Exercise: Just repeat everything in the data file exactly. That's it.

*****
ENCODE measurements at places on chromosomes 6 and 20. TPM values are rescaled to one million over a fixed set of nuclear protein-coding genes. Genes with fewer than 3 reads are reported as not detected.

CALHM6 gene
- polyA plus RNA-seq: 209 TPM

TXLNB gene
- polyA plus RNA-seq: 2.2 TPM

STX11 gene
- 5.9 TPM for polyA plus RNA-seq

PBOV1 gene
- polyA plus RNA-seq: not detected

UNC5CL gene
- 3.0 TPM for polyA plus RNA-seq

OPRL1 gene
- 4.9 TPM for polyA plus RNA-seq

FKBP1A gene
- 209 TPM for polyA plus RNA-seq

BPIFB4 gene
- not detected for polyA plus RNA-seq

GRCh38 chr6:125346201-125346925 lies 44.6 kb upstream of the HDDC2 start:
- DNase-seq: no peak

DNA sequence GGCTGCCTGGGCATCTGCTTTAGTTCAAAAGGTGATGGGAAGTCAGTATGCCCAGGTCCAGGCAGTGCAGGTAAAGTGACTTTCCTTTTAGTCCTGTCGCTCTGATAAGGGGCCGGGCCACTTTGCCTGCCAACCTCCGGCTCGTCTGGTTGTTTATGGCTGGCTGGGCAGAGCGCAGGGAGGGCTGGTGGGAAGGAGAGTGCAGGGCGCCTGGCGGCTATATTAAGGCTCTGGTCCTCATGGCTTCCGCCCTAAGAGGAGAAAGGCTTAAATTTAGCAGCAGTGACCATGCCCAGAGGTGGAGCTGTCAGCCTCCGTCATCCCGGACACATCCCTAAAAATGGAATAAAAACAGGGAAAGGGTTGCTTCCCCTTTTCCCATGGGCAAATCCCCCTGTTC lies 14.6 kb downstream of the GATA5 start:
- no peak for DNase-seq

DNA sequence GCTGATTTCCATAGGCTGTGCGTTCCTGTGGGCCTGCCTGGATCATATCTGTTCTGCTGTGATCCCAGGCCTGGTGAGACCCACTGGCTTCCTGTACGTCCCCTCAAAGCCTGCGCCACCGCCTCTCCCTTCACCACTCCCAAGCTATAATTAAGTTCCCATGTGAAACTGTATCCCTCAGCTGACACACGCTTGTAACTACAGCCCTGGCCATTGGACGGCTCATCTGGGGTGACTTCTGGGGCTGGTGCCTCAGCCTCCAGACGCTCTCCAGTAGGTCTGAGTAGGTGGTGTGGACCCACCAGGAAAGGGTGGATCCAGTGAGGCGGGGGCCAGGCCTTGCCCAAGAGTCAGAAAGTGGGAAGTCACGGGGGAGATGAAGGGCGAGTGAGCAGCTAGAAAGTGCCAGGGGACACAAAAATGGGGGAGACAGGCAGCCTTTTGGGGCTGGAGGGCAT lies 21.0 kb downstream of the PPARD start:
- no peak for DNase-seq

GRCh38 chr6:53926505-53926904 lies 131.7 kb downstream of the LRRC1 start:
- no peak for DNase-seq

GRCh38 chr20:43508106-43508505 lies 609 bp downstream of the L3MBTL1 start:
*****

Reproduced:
ENCODE measurements at places on chromosomes 6 and 20. TPM values are rescaled to one million over a fixed set of nuclear protein-coding genes. Genes with fewer than 3 reads are reported as not detected.

CALHM6 gene
- polyA plus RNA-seq: 209 TPM

TXLNB gene
- polyA plus RNA-seq: 2.2 TPM

STX11 gene
- 5.9 TPM for polyA plus RNA-seq

PBOV1 gene
- polyA plus RNA-seq: not detected

UNC5CL gene
- 3.0 TPM for polyA plus RNA-seq

OPRL1 gene
- 4.9 TPM for polyA plus RNA-seq

FKBP1A gene
- 209 TPM for polyA plus RNA-seq

BPIFB4 gene
- not detected for polyA plus RNA-seq

GRCh38 chr6:125346201-125346925 lies 44.6 kb upstream of the HDDC2 start:
- DNase-seq: no peak

DNA sequence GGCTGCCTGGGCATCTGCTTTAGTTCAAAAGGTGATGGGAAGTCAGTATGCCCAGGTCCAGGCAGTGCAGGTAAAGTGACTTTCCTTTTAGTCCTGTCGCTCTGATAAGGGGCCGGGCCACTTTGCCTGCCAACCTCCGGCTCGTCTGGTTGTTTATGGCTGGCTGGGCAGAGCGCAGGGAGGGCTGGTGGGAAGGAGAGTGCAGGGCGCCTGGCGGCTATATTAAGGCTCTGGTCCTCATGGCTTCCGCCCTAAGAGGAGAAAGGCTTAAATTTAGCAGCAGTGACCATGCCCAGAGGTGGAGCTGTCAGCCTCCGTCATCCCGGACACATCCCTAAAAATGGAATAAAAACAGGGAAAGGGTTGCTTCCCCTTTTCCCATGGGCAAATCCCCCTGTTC lies 14.6 kb downstream of the GATA5 start:
- no peak for DNase-seq

DNA sequence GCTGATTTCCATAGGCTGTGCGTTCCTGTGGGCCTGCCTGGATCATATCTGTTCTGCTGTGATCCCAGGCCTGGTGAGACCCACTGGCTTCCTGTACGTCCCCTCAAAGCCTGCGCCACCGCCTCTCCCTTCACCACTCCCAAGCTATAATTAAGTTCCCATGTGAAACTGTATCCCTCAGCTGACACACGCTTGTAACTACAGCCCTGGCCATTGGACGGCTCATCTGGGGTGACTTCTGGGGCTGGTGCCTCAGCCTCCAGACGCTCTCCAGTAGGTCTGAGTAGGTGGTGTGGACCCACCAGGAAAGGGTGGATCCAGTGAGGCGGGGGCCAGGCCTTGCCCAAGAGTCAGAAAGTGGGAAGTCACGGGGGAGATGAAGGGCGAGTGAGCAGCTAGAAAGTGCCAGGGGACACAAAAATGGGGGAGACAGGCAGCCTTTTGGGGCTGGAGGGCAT lies 21.0 kb downstream of the PPARD start:
- no peak for DNase-seq

GRCh38 chr6:53926505-53926904 lies 131.7 kb downstream of the LRRC1 start:
- no peak for DNase-seq

GRCh38 chr20:43508106-43508505 lies 609 bp downstream of the L3MBTL1 start: